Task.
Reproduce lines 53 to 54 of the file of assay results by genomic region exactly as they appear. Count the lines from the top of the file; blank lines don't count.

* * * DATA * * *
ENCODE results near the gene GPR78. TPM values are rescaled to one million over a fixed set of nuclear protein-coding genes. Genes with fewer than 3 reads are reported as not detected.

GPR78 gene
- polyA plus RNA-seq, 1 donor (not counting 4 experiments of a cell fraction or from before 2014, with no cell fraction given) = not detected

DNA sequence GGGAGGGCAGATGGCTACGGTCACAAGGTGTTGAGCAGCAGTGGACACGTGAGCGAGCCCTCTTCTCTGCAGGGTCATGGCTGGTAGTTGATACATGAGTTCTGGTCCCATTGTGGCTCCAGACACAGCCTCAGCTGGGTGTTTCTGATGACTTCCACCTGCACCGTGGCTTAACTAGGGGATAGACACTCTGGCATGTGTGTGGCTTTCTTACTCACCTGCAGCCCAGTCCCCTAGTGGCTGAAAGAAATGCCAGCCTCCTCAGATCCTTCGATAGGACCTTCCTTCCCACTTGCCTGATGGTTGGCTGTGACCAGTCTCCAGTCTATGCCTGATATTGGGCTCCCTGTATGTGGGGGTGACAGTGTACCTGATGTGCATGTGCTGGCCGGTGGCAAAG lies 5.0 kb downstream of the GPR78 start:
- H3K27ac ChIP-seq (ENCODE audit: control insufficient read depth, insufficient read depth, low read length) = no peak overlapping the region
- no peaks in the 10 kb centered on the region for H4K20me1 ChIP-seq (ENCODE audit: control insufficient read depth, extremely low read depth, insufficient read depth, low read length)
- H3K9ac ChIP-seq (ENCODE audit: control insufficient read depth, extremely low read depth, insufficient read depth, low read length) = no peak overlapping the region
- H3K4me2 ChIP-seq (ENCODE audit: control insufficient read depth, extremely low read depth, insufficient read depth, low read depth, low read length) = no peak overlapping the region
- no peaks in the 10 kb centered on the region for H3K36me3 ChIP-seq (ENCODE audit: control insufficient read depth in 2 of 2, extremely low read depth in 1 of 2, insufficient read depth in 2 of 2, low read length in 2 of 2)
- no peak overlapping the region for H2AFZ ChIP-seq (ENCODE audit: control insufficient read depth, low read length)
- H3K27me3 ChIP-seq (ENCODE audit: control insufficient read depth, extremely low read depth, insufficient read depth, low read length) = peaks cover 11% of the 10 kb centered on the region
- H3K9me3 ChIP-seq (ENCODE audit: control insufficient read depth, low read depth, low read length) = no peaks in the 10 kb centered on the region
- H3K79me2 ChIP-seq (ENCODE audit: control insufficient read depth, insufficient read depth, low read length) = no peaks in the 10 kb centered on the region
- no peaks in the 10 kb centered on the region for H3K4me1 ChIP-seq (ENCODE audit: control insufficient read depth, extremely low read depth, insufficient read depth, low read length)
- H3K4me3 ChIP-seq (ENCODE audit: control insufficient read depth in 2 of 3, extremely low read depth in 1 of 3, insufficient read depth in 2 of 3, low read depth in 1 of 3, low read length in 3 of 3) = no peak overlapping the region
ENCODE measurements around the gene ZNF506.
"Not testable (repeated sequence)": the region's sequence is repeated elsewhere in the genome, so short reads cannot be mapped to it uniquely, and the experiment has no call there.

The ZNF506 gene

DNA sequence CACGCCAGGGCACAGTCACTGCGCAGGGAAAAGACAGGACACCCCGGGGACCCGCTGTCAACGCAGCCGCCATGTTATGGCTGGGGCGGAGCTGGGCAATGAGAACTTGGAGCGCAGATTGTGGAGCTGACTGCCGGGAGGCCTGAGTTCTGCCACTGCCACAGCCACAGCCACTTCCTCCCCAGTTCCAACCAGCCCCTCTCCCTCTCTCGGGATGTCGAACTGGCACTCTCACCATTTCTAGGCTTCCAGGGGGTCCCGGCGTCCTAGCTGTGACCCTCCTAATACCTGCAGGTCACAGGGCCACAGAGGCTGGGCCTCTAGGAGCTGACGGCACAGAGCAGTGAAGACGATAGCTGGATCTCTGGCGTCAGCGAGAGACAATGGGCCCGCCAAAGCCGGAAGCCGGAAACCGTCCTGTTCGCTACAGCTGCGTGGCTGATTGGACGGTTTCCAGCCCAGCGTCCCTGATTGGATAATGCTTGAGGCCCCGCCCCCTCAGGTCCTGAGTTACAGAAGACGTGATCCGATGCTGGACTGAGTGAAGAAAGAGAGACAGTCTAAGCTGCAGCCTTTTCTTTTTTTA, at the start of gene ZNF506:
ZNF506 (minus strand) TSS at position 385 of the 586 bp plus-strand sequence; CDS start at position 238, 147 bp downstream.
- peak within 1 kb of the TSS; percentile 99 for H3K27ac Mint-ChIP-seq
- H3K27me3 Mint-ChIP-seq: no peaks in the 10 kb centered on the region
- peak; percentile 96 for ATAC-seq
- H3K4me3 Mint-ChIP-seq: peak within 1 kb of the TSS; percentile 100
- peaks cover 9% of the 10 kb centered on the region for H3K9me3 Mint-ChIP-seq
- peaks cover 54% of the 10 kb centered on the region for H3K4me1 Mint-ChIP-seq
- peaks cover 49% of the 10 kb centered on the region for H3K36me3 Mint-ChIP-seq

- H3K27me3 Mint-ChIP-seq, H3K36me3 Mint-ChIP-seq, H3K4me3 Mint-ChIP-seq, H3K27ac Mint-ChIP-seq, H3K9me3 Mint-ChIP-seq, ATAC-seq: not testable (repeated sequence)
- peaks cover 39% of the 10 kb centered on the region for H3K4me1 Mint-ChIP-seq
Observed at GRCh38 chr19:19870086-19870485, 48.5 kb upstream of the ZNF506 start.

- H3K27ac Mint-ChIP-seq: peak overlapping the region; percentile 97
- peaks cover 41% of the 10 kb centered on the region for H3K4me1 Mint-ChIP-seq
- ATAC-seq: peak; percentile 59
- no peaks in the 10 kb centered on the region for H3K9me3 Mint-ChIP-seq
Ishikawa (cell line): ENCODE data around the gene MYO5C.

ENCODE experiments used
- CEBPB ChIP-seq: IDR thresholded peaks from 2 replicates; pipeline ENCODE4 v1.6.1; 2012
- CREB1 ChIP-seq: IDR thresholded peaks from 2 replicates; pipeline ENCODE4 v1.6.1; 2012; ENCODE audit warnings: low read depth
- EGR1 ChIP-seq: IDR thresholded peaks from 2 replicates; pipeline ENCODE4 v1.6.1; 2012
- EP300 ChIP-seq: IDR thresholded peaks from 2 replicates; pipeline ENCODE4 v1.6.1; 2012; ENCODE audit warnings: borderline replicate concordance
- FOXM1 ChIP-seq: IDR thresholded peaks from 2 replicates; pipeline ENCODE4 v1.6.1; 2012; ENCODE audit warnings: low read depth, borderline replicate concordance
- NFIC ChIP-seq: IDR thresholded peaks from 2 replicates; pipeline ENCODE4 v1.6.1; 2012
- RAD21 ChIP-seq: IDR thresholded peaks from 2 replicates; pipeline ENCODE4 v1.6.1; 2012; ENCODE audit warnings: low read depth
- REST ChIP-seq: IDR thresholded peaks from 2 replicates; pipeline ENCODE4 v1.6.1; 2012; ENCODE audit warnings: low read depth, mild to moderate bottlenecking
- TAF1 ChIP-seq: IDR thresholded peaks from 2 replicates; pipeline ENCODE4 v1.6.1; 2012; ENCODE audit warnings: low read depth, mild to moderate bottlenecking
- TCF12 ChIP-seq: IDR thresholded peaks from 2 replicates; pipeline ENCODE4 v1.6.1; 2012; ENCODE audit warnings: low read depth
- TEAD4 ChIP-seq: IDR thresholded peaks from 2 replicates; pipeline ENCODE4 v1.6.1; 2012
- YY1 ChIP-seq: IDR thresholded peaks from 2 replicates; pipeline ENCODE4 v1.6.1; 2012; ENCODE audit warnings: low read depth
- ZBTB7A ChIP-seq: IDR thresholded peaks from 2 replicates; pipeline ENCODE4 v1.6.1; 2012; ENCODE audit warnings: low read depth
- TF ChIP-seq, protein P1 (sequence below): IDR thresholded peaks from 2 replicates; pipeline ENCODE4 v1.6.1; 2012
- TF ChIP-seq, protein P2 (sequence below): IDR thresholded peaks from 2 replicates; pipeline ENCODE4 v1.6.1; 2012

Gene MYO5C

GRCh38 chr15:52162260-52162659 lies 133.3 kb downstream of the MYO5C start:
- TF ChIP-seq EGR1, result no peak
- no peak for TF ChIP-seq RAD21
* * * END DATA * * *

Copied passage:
GRCh38 chr15:52162260-52162659 lies 133.3 kb downstream of the MYO5C start:
- TF ChIP-seq EGR1, result no peak